What is a necessity Defense?
The necessity defense is the defense that you actually committed the crime but there is some reason that you shouldn’t be punished for it. The general premise behind the defense is that you shouldn’t be punished for doing something practical, yet illegal, if the good of the act outweighs the bad of the crime. It’s an essence a balancing act, weighing the intention and actions of the Defendant, versus the evil which the law seeks to protect.
The theory is that this crime would never have been committed had it not been for some necessity. Therefore, why punish someone who is not an inherently evil person or a person who does inherently bad things? For a complete history of the necessity defense, there are several well-written scholarly articles on the topic. A simple Google Search of the history of the Necessity Defense will provide several on point articles and pages.
In order to establish a necessity defense, the Defendant must show the following: (1) Defendant reasonably believed that his action was necessary to avoid an imminent threat of death or serious bodily injury to himself or others; (2) defendant did not intentionally or recklessly place himself in a situation in which it would be probable that he would be forced to choose the criminal conduct; (3) there existed no other adequate means to avoid threatened harm except criminal conduct; (4) harm sought to be avoided was more egregious than the criminal conduct perpetrated to avoid it, and (5) defendant ceased the criminal conduct as soon as necessity or apparent necessity for it ended.
Examples of when you can use Necessity Defense?
In W.E.P. vs State of Florida, 790 So.2d 1166 (Fla. 4th DCA 2001), the fourth District Court of appeals considered a necessity defense case where the Defendant and his brother fled in a truck away from an officer. The Defendant testified he was being chased by people who were trying to hurt him, and he was trying to protect himself and his little brother. Therefore, he drove away despite the Officer instructing him to remain. The Defendant reported to police authorities as soon as the danger dissipated. The Defendant was charged with leaving the scene of an accident and fleeing (among other things). The District Court stated that there no criminal culpability by the Defendant and the case should have been dismissed.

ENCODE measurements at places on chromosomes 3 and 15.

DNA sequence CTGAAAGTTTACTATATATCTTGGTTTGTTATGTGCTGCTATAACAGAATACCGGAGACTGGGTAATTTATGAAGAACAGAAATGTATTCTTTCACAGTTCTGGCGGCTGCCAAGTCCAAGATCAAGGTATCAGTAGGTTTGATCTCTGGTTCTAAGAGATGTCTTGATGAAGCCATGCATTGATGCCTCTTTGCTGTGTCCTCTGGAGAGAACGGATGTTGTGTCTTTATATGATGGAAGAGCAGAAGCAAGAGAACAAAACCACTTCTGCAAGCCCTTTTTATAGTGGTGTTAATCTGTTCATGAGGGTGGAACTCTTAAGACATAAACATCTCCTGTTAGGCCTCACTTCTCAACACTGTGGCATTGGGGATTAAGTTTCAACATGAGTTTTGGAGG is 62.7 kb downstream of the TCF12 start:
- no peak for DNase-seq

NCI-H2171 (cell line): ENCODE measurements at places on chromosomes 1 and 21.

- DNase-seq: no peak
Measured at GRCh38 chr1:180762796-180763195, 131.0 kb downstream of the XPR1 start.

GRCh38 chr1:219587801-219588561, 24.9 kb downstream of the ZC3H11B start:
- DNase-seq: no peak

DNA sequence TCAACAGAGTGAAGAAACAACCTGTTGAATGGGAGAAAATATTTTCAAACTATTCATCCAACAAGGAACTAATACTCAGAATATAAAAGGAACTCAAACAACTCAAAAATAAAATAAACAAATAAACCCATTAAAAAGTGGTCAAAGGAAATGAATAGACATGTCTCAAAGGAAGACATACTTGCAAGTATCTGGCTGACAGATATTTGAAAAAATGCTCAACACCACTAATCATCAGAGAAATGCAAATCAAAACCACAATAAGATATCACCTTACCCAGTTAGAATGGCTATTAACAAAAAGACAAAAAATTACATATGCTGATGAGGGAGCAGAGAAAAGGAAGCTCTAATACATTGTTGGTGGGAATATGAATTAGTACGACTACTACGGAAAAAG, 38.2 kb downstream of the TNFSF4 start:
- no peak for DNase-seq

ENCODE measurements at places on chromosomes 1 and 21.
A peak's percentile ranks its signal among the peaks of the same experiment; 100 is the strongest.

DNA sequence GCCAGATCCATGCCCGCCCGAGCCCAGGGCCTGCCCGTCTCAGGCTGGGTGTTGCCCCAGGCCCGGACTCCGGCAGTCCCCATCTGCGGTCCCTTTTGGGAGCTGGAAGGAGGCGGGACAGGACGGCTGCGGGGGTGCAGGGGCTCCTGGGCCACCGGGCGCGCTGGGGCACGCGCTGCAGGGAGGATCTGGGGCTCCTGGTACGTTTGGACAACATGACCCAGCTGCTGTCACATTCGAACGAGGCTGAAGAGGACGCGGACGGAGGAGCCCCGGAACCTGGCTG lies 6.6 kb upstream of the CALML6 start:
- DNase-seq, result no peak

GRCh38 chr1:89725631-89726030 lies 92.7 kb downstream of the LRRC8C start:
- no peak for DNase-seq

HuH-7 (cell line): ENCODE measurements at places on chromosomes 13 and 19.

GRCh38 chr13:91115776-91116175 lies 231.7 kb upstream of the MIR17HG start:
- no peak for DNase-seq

As part of their reason they cited the necessity defense, stating “Because [defendant] was fleeing to avoid injury to himself and to brother, it would make no logical sense to require [defendant] to remain at the scene where his safety was in danger from the aggressors.” The Court also made note of the fact that the Defendant notified police authorities as soon as he was out of danger. Therefore, the Court found the Defendant’s actions satisfied the necessity requirements laid out above.